Culture, heritage major focus now

16:00, Apr 02 2014
Warren Pohatu
CREATIVE EYE: Warren Pohatu, 52, pictured with one of his works, has his own graphic design business, Warren Pohatu Creative.

Warren Pohatu, 52, lives in Glen Eden with son Manaia. He talks with reporter Monica Tischler about his work as a graphic designer. 

How did you get into graphic design?

During school, my teachers showed me what it was all about.

I then studied at the Wellington Polytechnic School of Design in the early 1980s and completed a three-year degree.

Where has it taken you?

My first job was hanging pictures and designing exhibition signs at the Wellington Art Gallery.


It was a good foot in the door.

When my partner became pregnant I moved to Kawerau.

After six months of working as a labourer in the local paper mill, an advert for a graphic designer popped up.

Using a computer, I had to create training manuals by illustrating equipment like tree cutters, valves, trucks and then scan them in to the computer.

That was in 1984 and quite frankly I didn't think computers had a place in design.

I was trained to do everything with pens, paper and a ruler but over time I learned how to draw directly on the computer using Photoshop.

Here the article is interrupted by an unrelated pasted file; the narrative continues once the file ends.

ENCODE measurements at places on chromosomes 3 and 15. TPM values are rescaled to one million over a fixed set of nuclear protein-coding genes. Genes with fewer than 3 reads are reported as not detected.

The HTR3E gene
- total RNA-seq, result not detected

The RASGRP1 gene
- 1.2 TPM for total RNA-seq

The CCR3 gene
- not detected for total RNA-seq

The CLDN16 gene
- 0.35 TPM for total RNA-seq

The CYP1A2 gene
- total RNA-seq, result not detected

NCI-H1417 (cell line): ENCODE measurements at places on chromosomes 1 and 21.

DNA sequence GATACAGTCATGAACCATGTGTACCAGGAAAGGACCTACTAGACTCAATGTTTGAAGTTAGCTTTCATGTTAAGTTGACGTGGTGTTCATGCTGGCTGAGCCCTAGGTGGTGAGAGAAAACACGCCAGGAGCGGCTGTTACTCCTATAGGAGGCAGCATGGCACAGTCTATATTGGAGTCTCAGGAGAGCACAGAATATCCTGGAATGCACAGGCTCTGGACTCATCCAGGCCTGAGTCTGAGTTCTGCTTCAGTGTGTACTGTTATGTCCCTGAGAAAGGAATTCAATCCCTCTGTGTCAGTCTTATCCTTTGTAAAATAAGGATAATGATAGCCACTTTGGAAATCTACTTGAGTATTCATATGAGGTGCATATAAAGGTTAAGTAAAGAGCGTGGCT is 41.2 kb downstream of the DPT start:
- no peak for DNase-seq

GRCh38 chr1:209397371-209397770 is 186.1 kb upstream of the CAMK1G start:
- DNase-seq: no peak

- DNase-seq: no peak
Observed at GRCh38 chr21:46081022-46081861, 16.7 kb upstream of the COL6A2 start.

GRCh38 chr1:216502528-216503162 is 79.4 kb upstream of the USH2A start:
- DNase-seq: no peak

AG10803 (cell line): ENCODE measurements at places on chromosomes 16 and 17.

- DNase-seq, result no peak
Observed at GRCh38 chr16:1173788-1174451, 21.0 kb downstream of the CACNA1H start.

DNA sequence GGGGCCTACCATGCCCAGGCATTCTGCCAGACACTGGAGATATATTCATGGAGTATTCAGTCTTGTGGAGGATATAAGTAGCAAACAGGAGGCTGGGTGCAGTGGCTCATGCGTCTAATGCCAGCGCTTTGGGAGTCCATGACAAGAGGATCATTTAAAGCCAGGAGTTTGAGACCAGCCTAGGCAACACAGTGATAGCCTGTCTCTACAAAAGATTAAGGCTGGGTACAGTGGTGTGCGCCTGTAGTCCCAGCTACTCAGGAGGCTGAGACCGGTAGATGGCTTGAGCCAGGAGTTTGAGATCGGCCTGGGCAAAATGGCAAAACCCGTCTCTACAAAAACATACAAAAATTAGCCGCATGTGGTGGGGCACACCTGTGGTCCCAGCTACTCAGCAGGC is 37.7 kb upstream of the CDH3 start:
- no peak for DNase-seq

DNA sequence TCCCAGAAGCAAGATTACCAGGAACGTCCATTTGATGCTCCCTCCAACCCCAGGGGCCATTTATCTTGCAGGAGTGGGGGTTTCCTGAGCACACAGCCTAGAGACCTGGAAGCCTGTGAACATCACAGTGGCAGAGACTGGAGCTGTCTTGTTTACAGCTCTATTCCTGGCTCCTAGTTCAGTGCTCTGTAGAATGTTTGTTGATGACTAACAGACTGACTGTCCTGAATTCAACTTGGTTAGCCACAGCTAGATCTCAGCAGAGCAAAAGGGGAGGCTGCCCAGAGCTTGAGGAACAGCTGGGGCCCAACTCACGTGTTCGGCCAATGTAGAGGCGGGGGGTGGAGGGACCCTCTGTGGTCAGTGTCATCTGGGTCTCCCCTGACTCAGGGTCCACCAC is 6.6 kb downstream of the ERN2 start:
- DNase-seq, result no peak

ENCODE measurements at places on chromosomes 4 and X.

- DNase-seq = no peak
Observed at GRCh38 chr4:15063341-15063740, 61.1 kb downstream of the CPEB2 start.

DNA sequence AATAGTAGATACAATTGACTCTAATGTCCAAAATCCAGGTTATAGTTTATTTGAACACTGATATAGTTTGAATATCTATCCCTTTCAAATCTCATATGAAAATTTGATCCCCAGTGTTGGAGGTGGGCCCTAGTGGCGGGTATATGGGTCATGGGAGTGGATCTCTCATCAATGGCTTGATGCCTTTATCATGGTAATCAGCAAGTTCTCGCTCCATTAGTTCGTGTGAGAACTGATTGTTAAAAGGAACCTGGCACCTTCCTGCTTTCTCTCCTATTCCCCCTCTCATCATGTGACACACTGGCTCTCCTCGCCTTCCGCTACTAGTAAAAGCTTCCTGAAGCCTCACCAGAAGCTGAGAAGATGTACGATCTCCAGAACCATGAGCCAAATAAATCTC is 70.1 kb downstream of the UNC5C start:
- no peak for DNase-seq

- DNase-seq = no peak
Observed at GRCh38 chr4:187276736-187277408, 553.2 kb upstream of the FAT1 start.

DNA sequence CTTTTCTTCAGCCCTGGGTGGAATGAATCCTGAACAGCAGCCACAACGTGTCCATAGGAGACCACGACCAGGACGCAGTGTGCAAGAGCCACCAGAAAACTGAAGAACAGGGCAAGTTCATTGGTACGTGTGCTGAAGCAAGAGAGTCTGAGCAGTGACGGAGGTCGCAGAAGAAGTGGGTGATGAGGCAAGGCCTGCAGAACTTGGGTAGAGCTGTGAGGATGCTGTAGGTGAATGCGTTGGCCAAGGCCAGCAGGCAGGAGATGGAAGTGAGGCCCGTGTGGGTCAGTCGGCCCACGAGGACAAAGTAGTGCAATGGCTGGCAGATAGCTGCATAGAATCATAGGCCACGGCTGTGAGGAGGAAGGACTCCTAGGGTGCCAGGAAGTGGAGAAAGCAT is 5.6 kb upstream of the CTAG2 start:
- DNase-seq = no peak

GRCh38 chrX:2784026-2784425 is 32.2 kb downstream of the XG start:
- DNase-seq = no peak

I've worked for Saatchi and Saatchi on a Tip Top campaign and Coca-Cola and McDonald's as well.

I've designed a couple of Happy Meal boxes.

Do you come from a creative family?

When I was 20 I was interested to know where my talent came from.

There are so many people to credit. I spent 30 years researching my genealogy and there are about eight master carvers over a few generations.

What makes a good graphic designer?

As a designer you have to handle a rejection rate of 75 per cent.

You'll pitch four ideas and three will get scrapped.

You don't have to be a good drawer, you just have to be full of good ideas.

What's the best thing about the job?

Being able to touch the minds and hearts of people - especially through my recent work of writing and illustrating books and calendars.

And the worst?

Deadlines and budgets. I was always stressed and under pressure.

Do you get to travel?

I did some work with Tahiti Tourism and I went there a couple of times a year to research and take photos.

Graphic design has heaps of opportunities because the programmes are the same anywhere in the world.

What does the future hold?

My work's done a full circle where it's now about my culture and heritage.

I'm so passionate about my genealogy and I want to share that with my family.

I want to continue writing and illustrating books and calendars as well as doing a bit more freelance work where I can pick and choose what I do.

Visit and search "MaoriBoy Productions" to view Warren's work.

Western Leader